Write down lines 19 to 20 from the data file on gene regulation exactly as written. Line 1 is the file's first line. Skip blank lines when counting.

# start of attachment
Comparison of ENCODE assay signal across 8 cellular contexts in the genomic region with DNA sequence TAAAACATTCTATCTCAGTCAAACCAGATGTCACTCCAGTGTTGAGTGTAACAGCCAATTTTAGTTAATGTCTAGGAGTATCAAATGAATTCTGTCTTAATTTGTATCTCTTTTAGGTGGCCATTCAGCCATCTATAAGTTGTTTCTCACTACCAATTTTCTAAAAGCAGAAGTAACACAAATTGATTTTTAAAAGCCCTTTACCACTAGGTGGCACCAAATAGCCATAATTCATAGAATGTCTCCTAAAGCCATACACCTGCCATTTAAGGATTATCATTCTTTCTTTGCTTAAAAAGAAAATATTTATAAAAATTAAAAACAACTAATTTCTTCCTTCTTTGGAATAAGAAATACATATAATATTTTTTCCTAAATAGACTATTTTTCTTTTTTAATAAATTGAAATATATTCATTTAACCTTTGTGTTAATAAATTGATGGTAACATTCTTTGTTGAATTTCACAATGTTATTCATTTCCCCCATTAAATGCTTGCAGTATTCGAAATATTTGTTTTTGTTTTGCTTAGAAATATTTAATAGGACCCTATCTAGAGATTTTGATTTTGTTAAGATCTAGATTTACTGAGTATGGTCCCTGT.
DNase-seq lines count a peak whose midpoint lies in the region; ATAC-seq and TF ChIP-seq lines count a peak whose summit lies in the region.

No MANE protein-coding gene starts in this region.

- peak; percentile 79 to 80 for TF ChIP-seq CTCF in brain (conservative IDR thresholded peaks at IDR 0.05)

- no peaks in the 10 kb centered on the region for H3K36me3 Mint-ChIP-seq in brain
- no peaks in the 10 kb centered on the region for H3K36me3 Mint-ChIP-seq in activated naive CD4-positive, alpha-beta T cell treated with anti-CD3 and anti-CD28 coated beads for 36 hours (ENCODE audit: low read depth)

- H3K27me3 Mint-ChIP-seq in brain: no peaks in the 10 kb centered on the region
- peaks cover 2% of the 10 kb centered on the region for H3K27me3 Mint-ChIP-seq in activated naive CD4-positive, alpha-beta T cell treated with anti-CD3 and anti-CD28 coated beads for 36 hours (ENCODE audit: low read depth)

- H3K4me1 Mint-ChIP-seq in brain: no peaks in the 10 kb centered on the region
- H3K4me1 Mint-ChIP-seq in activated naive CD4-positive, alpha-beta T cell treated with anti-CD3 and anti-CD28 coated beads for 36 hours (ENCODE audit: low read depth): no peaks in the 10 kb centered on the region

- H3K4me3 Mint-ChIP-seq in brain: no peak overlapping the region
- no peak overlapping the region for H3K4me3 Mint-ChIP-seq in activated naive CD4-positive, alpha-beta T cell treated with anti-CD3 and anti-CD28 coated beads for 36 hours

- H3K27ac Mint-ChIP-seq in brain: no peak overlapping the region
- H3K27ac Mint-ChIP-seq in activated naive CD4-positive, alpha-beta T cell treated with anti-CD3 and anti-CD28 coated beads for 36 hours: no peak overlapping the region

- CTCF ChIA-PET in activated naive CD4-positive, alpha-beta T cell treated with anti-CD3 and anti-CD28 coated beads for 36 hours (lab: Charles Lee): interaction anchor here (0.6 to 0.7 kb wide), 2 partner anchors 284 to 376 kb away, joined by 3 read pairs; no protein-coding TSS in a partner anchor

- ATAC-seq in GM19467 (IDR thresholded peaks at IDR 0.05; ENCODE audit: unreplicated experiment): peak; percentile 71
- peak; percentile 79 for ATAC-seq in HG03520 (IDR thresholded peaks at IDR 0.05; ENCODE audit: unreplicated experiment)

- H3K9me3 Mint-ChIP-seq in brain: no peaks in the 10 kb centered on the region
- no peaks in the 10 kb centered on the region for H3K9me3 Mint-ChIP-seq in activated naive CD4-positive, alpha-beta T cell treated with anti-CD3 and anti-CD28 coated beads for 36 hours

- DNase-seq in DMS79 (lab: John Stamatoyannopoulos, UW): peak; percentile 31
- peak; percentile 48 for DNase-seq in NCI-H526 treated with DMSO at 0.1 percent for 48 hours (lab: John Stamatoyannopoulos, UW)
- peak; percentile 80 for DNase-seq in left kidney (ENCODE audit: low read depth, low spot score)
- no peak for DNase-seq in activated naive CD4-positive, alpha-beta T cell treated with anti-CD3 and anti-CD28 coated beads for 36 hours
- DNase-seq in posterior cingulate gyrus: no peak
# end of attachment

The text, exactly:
- no peaks in the 10 kb centered on the region for H3K9me3 Mint-ChIP-seq in activated naive CD4-positive, alpha-beta T cell treated with anti-CD3 and anti-CD28 coated beads for 36 hours

- DNase-seq in DMS79 (lab: John Stamatoyannopoulos, UW): peak; percentile 31